Phoebe Cahill delivered her two babies the way women have for hundreds of years: with a midwife by her side. She could have chosen an OB doctor but felt confident that a certified nurse-midwife could help her have a natural childbirth or call in a specialist if needed.
“If you’re low risk, I don’t see the difference, really,” she said. “I felt that I was in good hands regardless. I was confident and comfortable with having a midwife deliver my baby.”
Midwives Gaining Popularity
An increasing number of women in the United States with low-risk pregnancies are choosing a midwife to lead their care, with the hope of experiencing childbirth safely with as little medical intervention as needed.
Although midwife care is common in many other countries and cultures, it’s just starting to gain widespread popularity in the U.S., as more hospitals and OB/Gyn medical groups integrate nurse-midwives into their care teams. Certified nurse midwives (CNMs) have completed both nursing school and an advanced training graduate degree in midwife care. They’re also licensed to provide primary care and write prescriptions.
The midwife model of care is a blend of art and science, viewing childbirth as a natural process that in most cases needs little medical intervention. But a midwife also knows when and how to escalate medical care if necessary. While specializing in all aspects of pregnancy care, in some practices a midwife can take the lead in a woman’s overall healthcare, performing routine checkups such as pap smears and providing care throughout menopause.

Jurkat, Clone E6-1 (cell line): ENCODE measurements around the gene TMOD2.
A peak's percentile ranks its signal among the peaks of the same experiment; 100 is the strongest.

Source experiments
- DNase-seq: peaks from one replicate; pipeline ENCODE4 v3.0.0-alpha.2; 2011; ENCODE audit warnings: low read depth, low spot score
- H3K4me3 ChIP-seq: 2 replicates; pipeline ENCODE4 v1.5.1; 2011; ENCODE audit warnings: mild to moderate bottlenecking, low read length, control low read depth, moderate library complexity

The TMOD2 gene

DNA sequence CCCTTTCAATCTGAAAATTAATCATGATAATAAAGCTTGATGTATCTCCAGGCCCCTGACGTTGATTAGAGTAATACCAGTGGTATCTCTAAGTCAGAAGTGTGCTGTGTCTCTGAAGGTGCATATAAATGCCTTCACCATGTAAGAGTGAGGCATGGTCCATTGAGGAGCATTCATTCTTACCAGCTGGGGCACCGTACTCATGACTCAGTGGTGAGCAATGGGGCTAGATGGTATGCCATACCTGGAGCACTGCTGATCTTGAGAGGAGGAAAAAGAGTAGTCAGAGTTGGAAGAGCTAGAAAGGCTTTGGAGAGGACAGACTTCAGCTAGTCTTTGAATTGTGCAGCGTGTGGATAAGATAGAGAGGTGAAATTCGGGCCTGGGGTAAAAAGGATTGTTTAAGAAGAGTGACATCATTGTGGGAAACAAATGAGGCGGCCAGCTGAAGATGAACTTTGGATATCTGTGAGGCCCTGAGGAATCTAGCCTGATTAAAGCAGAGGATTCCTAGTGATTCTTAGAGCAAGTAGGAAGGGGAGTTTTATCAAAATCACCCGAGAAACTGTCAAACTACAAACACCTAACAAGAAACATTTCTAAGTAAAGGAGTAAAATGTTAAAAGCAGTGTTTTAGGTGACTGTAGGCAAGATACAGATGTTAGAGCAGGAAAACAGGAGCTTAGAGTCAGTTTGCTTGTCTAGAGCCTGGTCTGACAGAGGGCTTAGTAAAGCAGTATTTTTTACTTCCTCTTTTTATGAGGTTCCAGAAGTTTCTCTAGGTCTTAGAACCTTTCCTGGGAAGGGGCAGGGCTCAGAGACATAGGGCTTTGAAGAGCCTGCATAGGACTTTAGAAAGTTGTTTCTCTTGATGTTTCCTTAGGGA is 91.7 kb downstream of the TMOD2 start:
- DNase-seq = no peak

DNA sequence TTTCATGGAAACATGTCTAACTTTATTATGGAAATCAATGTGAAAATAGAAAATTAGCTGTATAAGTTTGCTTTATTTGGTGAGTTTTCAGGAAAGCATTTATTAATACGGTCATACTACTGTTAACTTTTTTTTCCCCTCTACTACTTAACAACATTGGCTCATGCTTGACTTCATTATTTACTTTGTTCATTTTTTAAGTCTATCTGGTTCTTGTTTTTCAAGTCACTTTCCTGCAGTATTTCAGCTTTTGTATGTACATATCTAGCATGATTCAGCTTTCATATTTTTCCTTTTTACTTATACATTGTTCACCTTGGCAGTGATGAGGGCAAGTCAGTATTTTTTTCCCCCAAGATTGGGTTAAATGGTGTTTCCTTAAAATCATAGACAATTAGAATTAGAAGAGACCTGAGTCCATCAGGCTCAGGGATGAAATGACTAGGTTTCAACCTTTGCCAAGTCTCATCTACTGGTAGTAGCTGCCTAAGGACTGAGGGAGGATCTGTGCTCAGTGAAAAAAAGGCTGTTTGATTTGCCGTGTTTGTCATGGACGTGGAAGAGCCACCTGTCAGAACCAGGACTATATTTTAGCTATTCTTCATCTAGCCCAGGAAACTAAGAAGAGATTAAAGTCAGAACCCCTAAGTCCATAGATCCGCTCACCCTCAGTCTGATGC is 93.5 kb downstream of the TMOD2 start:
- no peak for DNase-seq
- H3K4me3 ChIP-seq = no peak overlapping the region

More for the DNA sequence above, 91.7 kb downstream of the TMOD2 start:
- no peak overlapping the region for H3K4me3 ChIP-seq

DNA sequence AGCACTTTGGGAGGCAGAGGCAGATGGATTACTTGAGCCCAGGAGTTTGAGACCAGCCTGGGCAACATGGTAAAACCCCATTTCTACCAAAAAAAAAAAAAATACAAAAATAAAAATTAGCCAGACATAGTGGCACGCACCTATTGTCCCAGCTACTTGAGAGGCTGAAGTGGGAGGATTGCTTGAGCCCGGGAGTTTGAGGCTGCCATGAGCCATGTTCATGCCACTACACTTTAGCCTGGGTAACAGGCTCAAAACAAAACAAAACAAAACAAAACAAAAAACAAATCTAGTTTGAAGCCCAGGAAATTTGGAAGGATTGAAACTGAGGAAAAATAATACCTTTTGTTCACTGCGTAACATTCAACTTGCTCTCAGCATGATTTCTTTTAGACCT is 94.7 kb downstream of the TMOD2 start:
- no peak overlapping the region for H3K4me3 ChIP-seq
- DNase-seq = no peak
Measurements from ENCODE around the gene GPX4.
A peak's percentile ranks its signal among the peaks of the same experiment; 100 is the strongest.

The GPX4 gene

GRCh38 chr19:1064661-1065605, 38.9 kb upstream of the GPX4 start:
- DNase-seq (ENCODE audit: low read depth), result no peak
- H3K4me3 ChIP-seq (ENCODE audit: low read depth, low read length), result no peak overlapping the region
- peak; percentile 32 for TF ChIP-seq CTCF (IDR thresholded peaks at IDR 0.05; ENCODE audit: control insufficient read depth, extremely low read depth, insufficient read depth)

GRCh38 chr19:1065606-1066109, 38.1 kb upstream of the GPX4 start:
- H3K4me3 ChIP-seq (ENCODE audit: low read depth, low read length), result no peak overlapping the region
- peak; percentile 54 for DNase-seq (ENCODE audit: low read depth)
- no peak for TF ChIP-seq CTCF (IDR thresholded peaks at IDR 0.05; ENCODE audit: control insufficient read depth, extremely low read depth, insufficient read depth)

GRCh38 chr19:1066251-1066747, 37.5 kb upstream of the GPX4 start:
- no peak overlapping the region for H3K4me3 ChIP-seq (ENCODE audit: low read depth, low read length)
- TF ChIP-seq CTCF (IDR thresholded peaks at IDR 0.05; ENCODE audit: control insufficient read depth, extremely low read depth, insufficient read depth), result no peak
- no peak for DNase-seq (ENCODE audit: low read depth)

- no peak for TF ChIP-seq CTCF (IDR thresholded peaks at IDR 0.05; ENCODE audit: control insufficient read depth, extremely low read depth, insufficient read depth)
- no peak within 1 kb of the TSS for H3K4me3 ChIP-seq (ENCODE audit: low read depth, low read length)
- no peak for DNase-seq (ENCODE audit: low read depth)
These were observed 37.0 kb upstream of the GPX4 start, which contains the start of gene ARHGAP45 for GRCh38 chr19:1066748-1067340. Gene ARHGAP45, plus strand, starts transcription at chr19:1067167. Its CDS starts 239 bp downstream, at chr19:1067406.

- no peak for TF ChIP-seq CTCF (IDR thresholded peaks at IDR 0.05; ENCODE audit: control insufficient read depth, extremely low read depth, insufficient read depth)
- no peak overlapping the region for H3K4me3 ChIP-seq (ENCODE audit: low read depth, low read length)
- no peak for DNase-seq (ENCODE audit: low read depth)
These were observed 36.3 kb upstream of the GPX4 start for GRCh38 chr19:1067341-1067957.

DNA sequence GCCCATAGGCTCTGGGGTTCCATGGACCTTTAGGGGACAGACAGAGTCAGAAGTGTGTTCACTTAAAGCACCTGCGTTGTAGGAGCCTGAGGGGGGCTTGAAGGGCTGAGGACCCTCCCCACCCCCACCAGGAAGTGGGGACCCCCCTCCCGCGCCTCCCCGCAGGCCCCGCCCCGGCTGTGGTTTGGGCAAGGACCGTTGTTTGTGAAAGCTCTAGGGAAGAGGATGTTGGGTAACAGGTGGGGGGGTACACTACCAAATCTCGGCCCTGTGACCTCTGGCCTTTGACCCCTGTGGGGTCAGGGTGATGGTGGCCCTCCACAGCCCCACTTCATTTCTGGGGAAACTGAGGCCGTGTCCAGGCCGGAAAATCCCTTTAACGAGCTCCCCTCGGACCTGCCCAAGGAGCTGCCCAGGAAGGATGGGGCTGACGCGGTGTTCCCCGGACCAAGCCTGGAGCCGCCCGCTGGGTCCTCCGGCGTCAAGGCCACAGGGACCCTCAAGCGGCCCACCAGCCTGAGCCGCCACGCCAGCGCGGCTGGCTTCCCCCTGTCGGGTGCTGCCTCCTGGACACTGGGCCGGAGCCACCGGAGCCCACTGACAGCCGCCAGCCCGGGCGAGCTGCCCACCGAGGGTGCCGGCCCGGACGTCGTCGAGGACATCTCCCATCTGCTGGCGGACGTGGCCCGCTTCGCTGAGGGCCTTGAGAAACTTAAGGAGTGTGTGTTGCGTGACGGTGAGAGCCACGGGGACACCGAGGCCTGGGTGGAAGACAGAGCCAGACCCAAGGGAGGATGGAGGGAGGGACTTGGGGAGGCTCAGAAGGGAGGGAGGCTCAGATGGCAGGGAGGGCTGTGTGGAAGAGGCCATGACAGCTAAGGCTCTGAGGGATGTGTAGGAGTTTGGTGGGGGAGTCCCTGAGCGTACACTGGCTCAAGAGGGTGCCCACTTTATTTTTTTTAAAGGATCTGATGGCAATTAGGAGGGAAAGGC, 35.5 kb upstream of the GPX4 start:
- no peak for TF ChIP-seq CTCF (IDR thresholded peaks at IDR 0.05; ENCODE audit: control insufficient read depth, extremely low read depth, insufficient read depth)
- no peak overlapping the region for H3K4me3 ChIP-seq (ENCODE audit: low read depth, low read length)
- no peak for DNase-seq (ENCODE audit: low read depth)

At Sutter Maternity & Surgery Center of Santa Cruz and many other Sutter locations, CNMs are an integrated part of the care team, and patients can choose a midwife or an OB to lead their obstetrical care.
A Team Effort
Phoebe, a benefits administrator in Santa Cruz, delivered both of her children at SMSC. For Phoebe’s second pregnancy, the first available appointment at SMSC was with midwife Kayla Cushner, CNM, and Phoebe didn’t skip a beat. She could see that the midwives and OBs function as a team.
“I knew if something high-risk happened, if I needed to have a cesarean or something was going on with the baby, they would absolutely call in an OB or a specialist. It’s a team effort and you can tell they value one another.”
Phoebe saw a variety of providers throughout the prenatal period, including an OB. This is a typical approach because a woman’s assigned provider may not be on call when she delivers.
Fortunately, CNM Kayla Cushner was on call the day Phoebe delivered.
“My husband caught the baby. If the timing and situation is right and the midwife is right there to assist, they allow your partner or birth person to catch the baby,” Phoebe said. “It’s empowering for the partner. To have that level of participation is pretty amazing.”
Phoebe didn’t have pain medication during delivery, but choosing a midwife as a care provider for childbirth doesn’t necessarily mean foregoing pain medication and medical interventions. A midwife who practices as part of a care team at a hospital, like at SMSC, has access to the full range of medications and state-of-the-art treatments.
Delivery During COVID-19
Phoebe’s daughter was born in April 2020, about one month into the Bay Area’s COVID-19 shelter-in-place order. With an abundance of COVID-19 safety precautions in place at SMSC, Phoebe said she felt safe.“
given birth once before the pandemic and one time right in the middle, aside from
not having more than one visitor and the nurses being in PPE and taking whatever COVID
precautions they needed, I really felt like there was no difference in care. Everyone
was so attentive and so wonderful. It was just a really positive experience, so similar
to my first.”